FIG. 5 sets forth a top section view of the present invention dental camera system taken along section lines 5--5 in FIG. 4.

DESCRIPTION OF THE PREFERRED EMBODIMENT

FIG. 1 sets forth a perspective view of a dental camera system constructed in accordance with the present invention and generally referenced by numeral 10. Camera system 10 includes a generally cylindrical housing 11 defining a pair of inclined facets 13 and 14 extending rearwardly from a front face 26. Front face 26 defines a pair of apertures 30 and 31 and a cylindrical camera passage 29. Front face 26 further defines an aperture 34. A mirror support 15 includes a generally cylindrical threaded coupler 40 received within aperture 31 in the manner set forth below in greater detail. Threaded coupler 40 further supports a mirror shaft 41 and a mirror attachment 43. A conventional mirror 42 is secured to mirror shaft 41 at attachment 43. A pair of light pipes 32 and 33 are received within apertures 30 and 31 respectively and in their preferred form comprise a pair of fiber-optic light bundles. A miniature video camera 20 defines a generally cylindrical camera body 21 and is received within camera passage 29 of housing 11. Camera 20 is preferably constructed in accordance with a miniature video camera of the type manufactured by Elmo Company Limited model EM102 or EM102BW as described above. Camera 20 further includes a cylindrical lens ring 23 supporting a front lens 22. A cylindrical aperture 24 is movably secured upon camera body 21 and is operative to provide adjustment of the aperture setting for camera 20. A focus sleeve 25 is received upon camera 20 and, as described below in greater detail, is coupled to a focus adjusting ring 35 of camera 20. A cable sheath 47 extends from camera 20 and is coupled thereto in accordance with conventional fabrication techniques. Light pipes 32 and 33 are received within camera sheath 47 as set forth below. An end cap 12 comprises a pair of generally C-shaped split caps 50 and 51 secured to housing 11 as is better seen in FIG. 4.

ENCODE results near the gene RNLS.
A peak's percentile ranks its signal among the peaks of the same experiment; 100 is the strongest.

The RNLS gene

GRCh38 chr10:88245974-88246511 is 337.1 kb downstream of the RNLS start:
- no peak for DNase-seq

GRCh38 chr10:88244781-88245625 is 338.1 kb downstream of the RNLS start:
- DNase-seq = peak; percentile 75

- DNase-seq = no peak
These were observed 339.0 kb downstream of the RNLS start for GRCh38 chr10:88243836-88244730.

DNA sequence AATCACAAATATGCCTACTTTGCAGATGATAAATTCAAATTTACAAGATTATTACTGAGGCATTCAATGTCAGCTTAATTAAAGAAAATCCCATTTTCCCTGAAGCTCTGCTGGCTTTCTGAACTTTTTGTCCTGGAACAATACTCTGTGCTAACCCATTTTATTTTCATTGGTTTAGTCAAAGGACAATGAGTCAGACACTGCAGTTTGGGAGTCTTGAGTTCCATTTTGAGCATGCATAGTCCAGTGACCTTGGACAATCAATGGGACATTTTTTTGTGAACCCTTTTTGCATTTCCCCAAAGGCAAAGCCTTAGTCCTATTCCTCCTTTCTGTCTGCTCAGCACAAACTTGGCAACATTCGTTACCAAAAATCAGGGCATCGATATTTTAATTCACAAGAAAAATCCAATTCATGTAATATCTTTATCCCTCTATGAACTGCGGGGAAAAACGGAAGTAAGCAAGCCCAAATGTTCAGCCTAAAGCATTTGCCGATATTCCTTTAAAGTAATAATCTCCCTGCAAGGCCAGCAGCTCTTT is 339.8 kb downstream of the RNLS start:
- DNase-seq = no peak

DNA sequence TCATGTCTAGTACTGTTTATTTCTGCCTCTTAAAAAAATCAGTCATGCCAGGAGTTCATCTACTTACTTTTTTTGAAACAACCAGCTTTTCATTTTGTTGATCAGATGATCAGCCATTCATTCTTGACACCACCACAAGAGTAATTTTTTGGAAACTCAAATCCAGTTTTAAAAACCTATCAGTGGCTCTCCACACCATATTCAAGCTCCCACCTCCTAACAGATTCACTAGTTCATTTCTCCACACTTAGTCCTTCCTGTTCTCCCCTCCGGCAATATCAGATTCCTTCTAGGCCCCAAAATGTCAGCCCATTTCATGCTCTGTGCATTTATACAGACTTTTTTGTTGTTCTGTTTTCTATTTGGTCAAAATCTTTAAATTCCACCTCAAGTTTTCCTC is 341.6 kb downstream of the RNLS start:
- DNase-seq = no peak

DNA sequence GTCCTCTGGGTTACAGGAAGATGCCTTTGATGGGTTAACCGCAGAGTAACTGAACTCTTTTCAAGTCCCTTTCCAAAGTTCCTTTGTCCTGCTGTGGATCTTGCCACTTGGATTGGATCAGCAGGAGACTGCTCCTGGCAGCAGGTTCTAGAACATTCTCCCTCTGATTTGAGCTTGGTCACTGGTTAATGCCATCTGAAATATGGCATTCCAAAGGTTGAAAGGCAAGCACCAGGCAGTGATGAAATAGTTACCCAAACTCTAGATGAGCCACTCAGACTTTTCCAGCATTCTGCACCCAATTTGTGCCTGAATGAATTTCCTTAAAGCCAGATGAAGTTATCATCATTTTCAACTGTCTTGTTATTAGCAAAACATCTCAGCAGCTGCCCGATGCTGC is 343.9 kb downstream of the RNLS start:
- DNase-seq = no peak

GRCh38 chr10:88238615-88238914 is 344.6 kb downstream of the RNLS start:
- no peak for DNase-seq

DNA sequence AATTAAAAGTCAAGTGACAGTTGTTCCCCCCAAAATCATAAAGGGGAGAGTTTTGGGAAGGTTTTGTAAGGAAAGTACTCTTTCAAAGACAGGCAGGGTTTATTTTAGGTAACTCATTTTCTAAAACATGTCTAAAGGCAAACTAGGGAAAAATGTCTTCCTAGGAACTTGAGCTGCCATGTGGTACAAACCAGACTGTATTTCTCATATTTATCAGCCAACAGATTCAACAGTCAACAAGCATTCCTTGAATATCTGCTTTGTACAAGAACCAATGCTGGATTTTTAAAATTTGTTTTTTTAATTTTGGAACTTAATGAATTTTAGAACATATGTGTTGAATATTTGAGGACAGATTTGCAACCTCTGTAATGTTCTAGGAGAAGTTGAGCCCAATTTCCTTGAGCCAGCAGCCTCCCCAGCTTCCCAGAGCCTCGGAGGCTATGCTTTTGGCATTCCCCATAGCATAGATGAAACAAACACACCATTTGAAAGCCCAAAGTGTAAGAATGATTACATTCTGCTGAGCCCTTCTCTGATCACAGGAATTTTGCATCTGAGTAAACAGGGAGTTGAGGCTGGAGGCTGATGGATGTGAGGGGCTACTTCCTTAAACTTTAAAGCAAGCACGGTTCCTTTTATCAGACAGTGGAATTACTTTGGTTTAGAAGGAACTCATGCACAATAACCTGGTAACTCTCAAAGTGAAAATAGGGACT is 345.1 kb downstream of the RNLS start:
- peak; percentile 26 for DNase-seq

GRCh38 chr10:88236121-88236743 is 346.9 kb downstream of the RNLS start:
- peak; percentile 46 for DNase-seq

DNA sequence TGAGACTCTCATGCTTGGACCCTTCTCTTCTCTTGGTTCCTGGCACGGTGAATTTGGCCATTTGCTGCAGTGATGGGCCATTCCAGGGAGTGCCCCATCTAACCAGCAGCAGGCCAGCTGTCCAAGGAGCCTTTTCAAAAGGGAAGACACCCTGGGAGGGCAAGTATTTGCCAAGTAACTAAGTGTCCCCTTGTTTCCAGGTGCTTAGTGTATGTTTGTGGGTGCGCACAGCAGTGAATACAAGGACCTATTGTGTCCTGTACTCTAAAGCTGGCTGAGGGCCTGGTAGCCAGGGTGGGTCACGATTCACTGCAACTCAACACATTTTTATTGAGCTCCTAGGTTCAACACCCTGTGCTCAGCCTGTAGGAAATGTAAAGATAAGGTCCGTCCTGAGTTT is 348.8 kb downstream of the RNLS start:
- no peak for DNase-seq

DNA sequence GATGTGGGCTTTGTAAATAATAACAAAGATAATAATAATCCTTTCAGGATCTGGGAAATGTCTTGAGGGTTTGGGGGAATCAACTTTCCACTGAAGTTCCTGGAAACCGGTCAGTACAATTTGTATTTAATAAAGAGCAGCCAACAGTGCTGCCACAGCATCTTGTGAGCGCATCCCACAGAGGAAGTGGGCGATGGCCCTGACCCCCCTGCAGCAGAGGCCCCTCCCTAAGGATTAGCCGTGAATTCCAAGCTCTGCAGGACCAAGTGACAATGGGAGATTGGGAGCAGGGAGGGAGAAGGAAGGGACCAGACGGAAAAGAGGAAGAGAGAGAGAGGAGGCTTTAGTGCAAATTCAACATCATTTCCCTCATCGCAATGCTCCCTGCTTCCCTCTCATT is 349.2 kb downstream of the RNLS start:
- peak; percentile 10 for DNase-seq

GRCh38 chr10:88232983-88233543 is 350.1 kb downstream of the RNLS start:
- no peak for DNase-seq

In accordance with the invention, focus sleeve 25 defines a plurality of apertures such as aperture 54 which receive a corresponding plurality of set screws such as set screw 44 in a threaded attachment to secure focus sleeve 25 to focus ring 35 (seen in FIG. 2). Similarly, housing 11 defines a plurality of apertures such as apertures 55 and 56 which receive a plurality of set screws such as set screws 45 and 46 to secure housing 11 to collar 36 (seen in FIG. 2) of camera 20.